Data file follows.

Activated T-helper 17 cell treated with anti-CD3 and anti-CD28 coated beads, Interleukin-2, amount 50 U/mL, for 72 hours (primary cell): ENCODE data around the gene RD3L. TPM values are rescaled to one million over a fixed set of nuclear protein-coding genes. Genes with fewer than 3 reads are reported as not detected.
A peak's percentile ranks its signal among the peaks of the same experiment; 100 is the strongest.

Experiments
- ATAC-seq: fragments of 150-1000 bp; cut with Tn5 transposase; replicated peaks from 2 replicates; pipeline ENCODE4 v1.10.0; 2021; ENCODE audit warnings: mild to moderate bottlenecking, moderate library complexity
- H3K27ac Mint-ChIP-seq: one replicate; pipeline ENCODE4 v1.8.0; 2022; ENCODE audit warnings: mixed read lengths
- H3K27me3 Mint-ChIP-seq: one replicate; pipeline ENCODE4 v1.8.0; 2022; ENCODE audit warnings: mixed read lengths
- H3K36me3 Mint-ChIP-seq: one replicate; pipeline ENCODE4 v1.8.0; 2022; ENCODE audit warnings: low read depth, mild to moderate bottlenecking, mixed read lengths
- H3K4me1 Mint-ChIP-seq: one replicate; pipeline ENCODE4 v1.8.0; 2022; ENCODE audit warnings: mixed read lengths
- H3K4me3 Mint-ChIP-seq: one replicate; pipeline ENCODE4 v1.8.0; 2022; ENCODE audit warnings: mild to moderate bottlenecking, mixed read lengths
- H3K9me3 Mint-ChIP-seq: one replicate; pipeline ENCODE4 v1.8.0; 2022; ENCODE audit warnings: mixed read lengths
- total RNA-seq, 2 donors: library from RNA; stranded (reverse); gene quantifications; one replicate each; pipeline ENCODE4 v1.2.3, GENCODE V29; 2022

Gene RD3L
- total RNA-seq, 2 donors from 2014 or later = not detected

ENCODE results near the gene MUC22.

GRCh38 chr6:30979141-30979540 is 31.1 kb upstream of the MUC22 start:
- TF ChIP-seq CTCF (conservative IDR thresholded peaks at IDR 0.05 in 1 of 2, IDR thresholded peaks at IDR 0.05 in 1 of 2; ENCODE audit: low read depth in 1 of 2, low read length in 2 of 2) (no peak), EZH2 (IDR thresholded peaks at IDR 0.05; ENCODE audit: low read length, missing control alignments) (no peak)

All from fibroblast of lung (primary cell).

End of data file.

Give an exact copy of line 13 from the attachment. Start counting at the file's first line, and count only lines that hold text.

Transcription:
- total RNA-seq, 2 donors from 2014 or later = not detected